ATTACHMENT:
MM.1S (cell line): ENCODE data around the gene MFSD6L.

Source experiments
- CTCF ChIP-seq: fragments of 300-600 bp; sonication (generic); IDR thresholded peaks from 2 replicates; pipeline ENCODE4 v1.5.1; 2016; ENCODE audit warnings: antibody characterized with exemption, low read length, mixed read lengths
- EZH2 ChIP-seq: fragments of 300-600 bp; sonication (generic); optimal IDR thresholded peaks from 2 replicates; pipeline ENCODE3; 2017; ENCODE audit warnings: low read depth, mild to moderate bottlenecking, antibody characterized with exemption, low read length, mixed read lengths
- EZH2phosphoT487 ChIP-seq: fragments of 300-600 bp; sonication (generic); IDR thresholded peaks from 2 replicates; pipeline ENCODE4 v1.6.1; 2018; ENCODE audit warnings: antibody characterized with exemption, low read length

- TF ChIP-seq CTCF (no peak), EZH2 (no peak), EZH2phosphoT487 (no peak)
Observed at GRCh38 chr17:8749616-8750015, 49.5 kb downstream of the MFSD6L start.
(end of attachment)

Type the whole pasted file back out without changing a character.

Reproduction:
MM.1S (cell line): ENCODE data around the gene MFSD6L.

Source experiments
- CTCF ChIP-seq: fragments of 300-600 bp; sonication (generic); IDR thresholded peaks from 2 replicates; pipeline ENCODE4 v1.5.1; 2016; ENCODE audit warnings: antibody characterized with exemption, low read length, mixed read lengths
- EZH2 ChIP-seq: fragments of 300-600 bp; sonication (generic); optimal IDR thresholded peaks from 2 replicates; pipeline ENCODE3; 2017; ENCODE audit warnings: low read depth, mild to moderate bottlenecking, antibody characterized with exemption, low read length, mixed read lengths
- EZH2phosphoT487 ChIP-seq: fragments of 300-600 bp; sonication (generic); IDR thresholded peaks from 2 replicates; pipeline ENCODE4 v1.6.1; 2018; ENCODE audit warnings: antibody characterized with exemption, low read length

- TF ChIP-seq CTCF (no peak), EZH2 (no peak), EZH2phosphoT487 (no peak)
Observed at GRCh38 chr17:8749616-8750015, 49.5 kb downstream of the MFSD6L start.